Iowa Beef medallions ala “Harker”

Submitted By:
Michael LaVelle


  • Two 3-4 oz beef (I often substitute elk or venison) tenderloin medallions per person
  • 2 oz of mango chutney per steak
  • Fresh ground black pepper
  • Melted butter, red wine and cognac to flambe if you’re “flamboyant”!


Crack and press the black pepper into one side of each meat medallion while your drawn butter is heating up in the heaviest skillet you have.

Place the medallions pepper side down in the bubbling butter and cook halfway to desired doneness.

Flip the steaks and with the pepper crusted side up liberally top them with spooned on Chutney.

If the skillet is getting too hot and splattering excessively, splash sparingly some red wine around the steaks and as it reduces tip the pan rearward and spoon the collected sauce over the top of the steaks.

You’re probably at medium rare doneness now so pour 2-3 oz of brandy in the rear of the pan and tilting the skillet side towards the flame below prepare yourself for a celebratory burst of flames!

Continue spooning the sauce gently over the steaks and as the flames subside remover the steaks to the waiting plates.

Add more wine to the skillet and deglaze and reduce to half its volume or a bit shiny, whisking in a bit of butter off the flame to finish the sauce.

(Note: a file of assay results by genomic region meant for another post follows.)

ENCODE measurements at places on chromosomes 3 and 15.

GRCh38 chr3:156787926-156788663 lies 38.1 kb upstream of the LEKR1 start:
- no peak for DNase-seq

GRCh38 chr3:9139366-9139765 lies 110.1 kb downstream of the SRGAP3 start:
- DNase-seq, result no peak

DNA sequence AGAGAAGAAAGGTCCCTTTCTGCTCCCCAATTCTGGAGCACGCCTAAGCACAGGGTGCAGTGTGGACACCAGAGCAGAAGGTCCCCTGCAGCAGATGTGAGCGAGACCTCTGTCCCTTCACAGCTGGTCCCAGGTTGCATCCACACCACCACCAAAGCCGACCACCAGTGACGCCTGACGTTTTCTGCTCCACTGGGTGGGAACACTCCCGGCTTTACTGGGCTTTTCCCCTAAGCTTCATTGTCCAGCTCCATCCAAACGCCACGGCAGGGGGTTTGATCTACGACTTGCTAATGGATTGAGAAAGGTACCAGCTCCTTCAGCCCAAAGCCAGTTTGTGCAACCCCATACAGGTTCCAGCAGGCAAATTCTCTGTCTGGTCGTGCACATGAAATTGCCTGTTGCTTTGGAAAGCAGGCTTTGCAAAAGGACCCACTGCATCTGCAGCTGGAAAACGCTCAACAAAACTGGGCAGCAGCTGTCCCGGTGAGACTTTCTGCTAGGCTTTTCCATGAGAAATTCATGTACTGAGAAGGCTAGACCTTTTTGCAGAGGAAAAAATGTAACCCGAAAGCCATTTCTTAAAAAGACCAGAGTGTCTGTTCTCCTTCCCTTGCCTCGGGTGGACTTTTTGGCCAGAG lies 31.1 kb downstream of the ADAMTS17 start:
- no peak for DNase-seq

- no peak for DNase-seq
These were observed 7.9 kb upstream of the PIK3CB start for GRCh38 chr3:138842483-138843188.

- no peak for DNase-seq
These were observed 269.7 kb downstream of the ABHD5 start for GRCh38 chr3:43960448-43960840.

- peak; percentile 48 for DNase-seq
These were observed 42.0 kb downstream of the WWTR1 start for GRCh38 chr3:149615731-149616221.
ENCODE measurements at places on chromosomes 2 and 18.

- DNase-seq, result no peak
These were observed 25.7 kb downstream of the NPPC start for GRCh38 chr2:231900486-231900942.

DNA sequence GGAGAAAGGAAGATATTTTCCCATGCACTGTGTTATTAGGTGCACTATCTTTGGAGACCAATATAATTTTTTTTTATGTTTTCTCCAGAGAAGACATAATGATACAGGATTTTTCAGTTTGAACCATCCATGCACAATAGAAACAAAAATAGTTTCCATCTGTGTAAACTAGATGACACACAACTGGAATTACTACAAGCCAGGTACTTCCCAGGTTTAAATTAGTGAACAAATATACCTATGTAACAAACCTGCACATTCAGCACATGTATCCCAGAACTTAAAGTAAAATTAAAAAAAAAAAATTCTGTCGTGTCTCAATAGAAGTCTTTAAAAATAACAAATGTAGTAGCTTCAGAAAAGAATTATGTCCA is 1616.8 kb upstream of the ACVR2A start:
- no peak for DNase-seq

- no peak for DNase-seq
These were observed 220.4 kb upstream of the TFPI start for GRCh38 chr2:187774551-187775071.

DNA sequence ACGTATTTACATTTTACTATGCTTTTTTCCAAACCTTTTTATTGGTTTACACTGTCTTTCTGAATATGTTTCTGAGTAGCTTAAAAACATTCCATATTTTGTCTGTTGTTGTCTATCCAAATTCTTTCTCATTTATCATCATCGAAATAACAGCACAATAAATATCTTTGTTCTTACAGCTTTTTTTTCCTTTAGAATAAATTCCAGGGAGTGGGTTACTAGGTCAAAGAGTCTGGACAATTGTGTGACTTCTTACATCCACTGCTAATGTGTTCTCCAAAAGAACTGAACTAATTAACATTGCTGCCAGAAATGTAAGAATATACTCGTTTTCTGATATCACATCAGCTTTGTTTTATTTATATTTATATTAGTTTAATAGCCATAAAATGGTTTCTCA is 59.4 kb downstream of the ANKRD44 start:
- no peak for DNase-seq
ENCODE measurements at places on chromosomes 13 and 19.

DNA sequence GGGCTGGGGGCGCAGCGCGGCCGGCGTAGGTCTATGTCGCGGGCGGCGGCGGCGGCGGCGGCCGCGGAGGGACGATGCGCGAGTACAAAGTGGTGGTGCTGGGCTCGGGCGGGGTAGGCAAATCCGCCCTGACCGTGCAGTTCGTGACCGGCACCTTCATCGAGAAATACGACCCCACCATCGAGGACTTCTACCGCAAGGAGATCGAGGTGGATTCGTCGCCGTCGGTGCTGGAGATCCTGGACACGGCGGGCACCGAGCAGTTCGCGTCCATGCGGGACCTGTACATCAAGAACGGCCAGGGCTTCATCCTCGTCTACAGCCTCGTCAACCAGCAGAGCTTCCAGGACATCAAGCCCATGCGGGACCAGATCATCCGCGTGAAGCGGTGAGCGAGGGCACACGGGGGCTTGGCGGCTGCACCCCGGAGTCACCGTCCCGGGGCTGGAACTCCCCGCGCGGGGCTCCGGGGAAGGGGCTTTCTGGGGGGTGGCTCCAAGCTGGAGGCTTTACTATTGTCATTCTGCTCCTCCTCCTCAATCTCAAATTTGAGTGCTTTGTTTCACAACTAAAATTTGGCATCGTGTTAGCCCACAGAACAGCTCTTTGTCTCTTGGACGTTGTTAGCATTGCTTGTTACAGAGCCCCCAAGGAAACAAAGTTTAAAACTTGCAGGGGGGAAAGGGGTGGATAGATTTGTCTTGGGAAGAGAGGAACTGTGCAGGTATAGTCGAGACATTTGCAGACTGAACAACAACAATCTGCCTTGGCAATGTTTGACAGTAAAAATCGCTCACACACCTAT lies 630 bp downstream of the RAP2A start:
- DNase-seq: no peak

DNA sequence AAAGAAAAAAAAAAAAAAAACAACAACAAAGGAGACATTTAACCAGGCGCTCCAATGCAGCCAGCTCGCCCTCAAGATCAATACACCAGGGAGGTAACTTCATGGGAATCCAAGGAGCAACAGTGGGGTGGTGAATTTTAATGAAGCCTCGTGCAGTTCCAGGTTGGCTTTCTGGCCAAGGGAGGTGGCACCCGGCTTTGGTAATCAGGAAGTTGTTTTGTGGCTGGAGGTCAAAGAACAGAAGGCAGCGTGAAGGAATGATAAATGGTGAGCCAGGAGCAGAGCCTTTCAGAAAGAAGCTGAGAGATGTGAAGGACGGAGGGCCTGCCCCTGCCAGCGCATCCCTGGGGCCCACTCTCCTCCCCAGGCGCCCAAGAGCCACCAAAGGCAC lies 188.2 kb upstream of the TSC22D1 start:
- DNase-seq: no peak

With the steaks now plated chutney side u,  spoon the resulting pan sauce over the top and serve.

Copyright 2022 LaValle Hospitality Group

Describe the connection this recipe has to your family and/or heritage.

Its 1978 and I was a young Maitre d’ at the Embassy Club. One of our Members who owned a meat company in LeMars, Iowa invited the GM Mr. Oley Hrdlicka and myself to visit his processing plant. The owner Jack Harker was a true gourmand with an affinity for French cuisine. As we boarded the private plane he sent for us at the Des Moines airport, our palates were poised to enjoy the feast his French Chef friend from the Hotel Sofitel in Minneapolis had prepared for us.

That exceptional lunch menu with the finest wines and cognacs I will never forget, (thankfully we weren’t driving), but I also won’t forget this simple tableside meat recipe Jack demonstrated to us and graced the Embassy Club menu for many years.

This is an adaptation of your basic Steak au Poivre but with the sweet Chutney zing and black pepper heat, with your choice of quality protein, this simple amalgamated pan sauce is a quick satisfying weapon in any cook’s repertoire. You can do it. Afte all, we used to prepare this tableside on a little cart!